GUSA leaders talk at length about the need to “start a campus discussion” surrounding whether to create a satellite campus. In the same breath, they condemn it as an abomination that would destroy student life at Georgetown.
Reading reports in campus media, it would seem as if no students would consider supporting the establishment of a satellite campus, let alone live there if it were created. While student leaders are nearly unanimous in their dissent to any form of distant residence whatsoever, under the right conditions, many students would be amenable to living there.
That is to say, there are strong arguments in favor of establishing a satellite residence for undergraduates. Let me preface this column by saying I don’t necessarily support creating a satellite residence. In the interest of fostering the elusive “campus dialogue” that GUSA seems to care so much about, I write to give voice to the opposite side of this issue. This is the Voice, after all.
The One Georgetown, One Campus folks rely heavily on the argument that separating campus into two parts would kill student life. Having to commute to campus would prevent the kind of extemporaneous interaction that makes the University great, they say. No late-night pizza runs, no pickup ultimate Frisbee, no impromptu gatherings, no bumping into your friends walking around campus.
This argument invokes what I think of as the “cult of the Hilltop”—the overriding imperative to improve student life on campus, most often through student programming. Student leaders consider this drive to protect and foster student life to be a matter of school pride.
To be honest, though, some people just don’t care. After two years of living on campus and participating in student activities, living the student life becomes tiresome. Clubs are fun, but after a while, it’s all the same. In my experience, students become involved early in their freshman year but pare down their commitments by their junior and senior year. It’s not a bad thing. While some students keep with their student groups all four years, many students start to focus outward by their senior year, when the threat of entering the “real world” looms. No number of late-night movies, foam parties, midnight carnivals, or on-campus concerts can change that.
As such, many students would appreciate living far off campus under the right conditions. One of the proposed sites is D.C.’s Capitol Hill neighborhood. If there’s one thing Georgetown students love, it’s Hillternships. Living and working in the heart of the city while still attending school would be a dream to a sizable chunk of students, especially if the building offered apartment-style housing. It could be reserved for juniors and seniors to ensure that freshmen and sophomores get to spend their formative college years on the Hilltop.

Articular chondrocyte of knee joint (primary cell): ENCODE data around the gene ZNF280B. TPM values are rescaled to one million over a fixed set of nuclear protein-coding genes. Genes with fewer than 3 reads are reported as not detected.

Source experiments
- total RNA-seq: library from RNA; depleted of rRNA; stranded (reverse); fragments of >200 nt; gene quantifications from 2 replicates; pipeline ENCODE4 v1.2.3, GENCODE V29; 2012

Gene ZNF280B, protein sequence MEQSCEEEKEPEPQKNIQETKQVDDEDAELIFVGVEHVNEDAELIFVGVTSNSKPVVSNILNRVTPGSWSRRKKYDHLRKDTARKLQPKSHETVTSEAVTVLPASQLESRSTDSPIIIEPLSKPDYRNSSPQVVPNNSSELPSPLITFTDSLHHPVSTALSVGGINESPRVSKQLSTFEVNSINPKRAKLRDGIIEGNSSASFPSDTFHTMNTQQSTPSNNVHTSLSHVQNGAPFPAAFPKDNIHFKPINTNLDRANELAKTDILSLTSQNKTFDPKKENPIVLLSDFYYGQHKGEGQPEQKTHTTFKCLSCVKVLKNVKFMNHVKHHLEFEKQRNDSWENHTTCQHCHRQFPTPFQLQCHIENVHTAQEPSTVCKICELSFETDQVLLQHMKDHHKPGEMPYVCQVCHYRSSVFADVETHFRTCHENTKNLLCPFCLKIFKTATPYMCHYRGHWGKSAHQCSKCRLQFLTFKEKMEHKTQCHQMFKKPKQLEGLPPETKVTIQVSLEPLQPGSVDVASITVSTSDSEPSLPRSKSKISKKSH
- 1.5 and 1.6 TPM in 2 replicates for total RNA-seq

A Rosslyn location could similarly offer juniors and seniors a chance to live a more urban lifestyle. Georgetown’s suburban feel becomes grating after the hundredth bus ride to get to a metro station. As long as satellite housing isn’t less expensive than on-campus housing, which would create more problems of voluntary segregation, a remote housing option poses distinct advantages to trying to cram more students on campus.
GUSA President Nate Tisa said he was concerned that a satellite option may be the most fiscally and logistically expedient choice for the University. In part, that’s why he wanted to mount a campaign to stop it. I’m not privy to the conversations in which numbers are discussed, but, if a satellite option fulfills the requirements of the campus plan at the cheaper cost, then that simple fact is the most powerful argument for it.
The University has significant financial constraints. After building the Northeast Triangle structure, the school only has about $15 million allocated to provide for the housing of 160 additional students. Other options could include “modular housing” (read: trailers) or making some double rooms triples, each of which One Georgetown, One Campus would prefer to letting the more detached members of our humble school live farther away than everybody else.
It’s not as if undergraduates don’t get a fair portion of the huge University budget. The school already spends millions of dollars on us. The University has competing interests, all of which are important. Extra dollars spent on building the perfect dorm on campus is less money the school can use for scholarships, graduate programs, investment, research, and other resources for students. Undergraduates should be mindful of this reality when making demands to the University.
While the Hilltop is the heart of undergraduate life, letting no more than five percent of students live elsewhere won’t be the deathblow to liberal education at Georgetown. Instead of holding this one campus as sacrosanct, GUSA leaders should establish themselves as trustworthy partners for the University while keeping in mind that “student life” means different things to different people.
Or, at least, that’s the argument.
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